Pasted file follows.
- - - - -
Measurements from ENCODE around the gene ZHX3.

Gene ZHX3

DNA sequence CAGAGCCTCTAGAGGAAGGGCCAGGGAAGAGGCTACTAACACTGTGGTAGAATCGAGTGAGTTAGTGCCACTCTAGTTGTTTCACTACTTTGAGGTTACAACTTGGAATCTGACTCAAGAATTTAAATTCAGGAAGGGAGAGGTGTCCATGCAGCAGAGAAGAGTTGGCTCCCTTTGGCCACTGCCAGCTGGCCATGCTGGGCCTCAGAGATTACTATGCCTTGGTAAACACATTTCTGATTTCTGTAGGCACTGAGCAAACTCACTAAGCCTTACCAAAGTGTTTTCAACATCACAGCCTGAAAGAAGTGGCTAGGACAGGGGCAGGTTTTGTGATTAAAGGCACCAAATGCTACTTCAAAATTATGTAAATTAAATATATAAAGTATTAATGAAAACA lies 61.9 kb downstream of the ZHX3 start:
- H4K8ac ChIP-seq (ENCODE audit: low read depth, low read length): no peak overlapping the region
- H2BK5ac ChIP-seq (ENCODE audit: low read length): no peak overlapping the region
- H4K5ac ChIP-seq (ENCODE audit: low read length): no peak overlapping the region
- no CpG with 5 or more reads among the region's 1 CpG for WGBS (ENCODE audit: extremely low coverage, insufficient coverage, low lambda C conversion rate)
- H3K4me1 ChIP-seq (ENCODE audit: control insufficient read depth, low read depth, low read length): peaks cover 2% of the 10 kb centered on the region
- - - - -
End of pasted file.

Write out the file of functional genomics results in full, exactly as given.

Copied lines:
Measurements from ENCODE around the gene ZHX3.

Gene ZHX3

DNA sequence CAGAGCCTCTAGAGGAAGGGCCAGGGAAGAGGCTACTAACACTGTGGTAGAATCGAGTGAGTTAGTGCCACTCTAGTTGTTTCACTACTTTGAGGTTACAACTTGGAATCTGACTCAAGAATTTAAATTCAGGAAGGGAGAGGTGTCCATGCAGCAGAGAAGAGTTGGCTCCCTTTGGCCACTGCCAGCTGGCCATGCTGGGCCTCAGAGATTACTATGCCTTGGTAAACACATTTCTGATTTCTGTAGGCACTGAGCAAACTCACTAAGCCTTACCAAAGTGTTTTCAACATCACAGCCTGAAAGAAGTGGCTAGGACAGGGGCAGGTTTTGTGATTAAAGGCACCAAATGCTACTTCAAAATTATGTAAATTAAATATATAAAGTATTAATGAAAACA lies 61.9 kb downstream of the ZHX3 start:
- H4K8ac ChIP-seq (ENCODE audit: low read depth, low read length): no peak overlapping the region
- H2BK5ac ChIP-seq (ENCODE audit: low read length): no peak overlapping the region
- H4K5ac ChIP-seq (ENCODE audit: low read length): no peak overlapping the region
- no CpG with 5 or more reads among the region's 1 CpG for WGBS (ENCODE audit: extremely low coverage, insufficient coverage, low lambda C conversion rate)
- H3K4me1 ChIP-seq (ENCODE audit: control insufficient read depth, low read depth, low read length): peaks cover 2% of the 10 kb centered on the region